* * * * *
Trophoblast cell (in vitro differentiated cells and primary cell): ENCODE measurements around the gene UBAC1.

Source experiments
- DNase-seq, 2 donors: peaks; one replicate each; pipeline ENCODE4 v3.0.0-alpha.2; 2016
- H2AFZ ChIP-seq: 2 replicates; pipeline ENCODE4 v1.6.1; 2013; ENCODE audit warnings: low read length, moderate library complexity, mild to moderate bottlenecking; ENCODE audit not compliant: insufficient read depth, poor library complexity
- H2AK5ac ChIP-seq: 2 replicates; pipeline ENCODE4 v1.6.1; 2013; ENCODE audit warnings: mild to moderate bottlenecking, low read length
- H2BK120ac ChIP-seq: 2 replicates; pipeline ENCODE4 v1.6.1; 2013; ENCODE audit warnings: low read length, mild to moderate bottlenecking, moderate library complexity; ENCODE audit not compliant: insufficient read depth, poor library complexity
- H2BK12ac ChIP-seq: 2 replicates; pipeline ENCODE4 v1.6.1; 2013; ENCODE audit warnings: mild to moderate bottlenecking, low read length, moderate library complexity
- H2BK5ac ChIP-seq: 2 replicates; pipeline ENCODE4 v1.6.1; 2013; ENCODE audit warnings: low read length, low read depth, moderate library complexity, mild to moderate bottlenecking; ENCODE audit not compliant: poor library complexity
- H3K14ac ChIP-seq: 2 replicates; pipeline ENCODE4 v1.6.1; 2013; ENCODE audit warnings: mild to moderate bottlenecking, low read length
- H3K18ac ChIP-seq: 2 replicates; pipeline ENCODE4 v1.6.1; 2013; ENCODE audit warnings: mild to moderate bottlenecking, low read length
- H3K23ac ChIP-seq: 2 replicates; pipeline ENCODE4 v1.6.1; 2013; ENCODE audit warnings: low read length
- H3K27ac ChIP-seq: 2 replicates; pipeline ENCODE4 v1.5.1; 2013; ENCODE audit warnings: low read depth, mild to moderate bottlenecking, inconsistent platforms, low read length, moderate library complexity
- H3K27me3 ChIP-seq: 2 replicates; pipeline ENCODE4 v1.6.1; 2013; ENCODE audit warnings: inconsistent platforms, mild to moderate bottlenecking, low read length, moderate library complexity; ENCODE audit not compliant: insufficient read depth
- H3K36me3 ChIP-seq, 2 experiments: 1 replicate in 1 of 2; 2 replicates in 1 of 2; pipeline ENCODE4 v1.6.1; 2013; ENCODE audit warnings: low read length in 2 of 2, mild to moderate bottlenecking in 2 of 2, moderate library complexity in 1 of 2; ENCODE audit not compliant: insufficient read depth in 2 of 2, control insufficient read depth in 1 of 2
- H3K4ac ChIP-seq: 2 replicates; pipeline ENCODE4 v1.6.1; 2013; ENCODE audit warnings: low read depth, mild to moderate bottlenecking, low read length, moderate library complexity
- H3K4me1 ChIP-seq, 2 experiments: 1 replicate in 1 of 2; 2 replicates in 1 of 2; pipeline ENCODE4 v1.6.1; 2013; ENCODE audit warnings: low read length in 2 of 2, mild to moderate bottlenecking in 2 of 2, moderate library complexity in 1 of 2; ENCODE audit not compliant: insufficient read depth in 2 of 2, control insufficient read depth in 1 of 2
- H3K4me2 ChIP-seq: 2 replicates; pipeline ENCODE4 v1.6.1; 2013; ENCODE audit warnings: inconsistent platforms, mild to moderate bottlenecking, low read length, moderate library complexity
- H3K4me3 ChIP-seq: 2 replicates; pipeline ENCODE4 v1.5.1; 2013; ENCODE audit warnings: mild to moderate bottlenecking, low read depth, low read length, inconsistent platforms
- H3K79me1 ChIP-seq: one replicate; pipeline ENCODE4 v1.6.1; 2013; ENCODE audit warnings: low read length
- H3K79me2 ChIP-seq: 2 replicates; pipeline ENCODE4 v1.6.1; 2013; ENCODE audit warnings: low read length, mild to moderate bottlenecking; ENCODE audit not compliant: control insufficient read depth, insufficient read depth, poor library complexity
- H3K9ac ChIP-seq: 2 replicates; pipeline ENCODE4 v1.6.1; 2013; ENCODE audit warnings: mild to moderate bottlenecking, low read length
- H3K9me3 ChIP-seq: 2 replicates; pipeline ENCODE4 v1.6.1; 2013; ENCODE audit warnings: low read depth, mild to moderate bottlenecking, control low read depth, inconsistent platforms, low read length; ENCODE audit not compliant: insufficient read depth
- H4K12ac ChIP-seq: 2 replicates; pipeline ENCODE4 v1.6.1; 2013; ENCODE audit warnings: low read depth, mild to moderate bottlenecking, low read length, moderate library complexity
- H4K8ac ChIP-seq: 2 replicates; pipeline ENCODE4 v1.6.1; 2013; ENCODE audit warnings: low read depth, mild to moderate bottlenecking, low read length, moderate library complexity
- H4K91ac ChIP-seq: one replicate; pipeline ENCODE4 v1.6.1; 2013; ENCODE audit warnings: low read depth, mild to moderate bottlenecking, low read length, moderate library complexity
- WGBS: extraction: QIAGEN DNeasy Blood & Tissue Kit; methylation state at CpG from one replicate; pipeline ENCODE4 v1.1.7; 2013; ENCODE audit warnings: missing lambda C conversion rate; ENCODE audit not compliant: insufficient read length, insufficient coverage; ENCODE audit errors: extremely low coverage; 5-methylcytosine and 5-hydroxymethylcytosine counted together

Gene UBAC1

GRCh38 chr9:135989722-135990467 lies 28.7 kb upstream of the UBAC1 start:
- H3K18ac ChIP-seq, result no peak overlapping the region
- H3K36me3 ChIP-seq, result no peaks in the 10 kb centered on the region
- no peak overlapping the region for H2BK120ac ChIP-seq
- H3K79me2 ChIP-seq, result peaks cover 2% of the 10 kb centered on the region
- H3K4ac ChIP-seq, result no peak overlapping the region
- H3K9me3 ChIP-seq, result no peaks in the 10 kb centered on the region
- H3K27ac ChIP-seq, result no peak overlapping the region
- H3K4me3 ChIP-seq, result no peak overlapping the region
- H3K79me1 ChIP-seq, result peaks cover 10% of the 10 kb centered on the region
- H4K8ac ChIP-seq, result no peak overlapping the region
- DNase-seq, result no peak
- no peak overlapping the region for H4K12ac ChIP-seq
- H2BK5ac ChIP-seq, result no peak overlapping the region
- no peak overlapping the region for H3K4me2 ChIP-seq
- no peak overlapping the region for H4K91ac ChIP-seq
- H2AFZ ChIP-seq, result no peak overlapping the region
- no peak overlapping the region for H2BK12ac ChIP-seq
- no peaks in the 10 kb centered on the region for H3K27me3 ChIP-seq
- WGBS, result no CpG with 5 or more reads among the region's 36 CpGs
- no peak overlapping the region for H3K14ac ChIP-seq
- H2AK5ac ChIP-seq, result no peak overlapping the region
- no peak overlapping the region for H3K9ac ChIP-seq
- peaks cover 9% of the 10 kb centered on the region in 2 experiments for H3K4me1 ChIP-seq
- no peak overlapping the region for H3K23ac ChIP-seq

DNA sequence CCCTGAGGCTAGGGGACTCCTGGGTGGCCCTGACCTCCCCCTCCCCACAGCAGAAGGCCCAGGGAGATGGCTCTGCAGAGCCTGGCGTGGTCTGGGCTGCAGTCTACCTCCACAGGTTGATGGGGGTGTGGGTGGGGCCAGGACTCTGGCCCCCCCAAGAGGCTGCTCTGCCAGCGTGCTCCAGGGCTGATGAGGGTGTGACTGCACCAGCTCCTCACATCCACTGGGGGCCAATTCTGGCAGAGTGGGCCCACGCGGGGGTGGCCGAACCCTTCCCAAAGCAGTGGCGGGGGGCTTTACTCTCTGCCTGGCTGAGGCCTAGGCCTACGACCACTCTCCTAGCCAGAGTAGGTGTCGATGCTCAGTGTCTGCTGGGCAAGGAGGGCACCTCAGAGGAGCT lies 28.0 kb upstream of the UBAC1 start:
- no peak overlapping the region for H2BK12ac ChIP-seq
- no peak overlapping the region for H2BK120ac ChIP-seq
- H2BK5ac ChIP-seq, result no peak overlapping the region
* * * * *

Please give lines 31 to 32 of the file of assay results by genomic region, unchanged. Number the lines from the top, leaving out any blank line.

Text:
- no peak overlapping the region for H2BK120ac ChIP-seq
- H3K79me2 ChIP-seq, result peaks cover 2% of the 10 kb centered on the region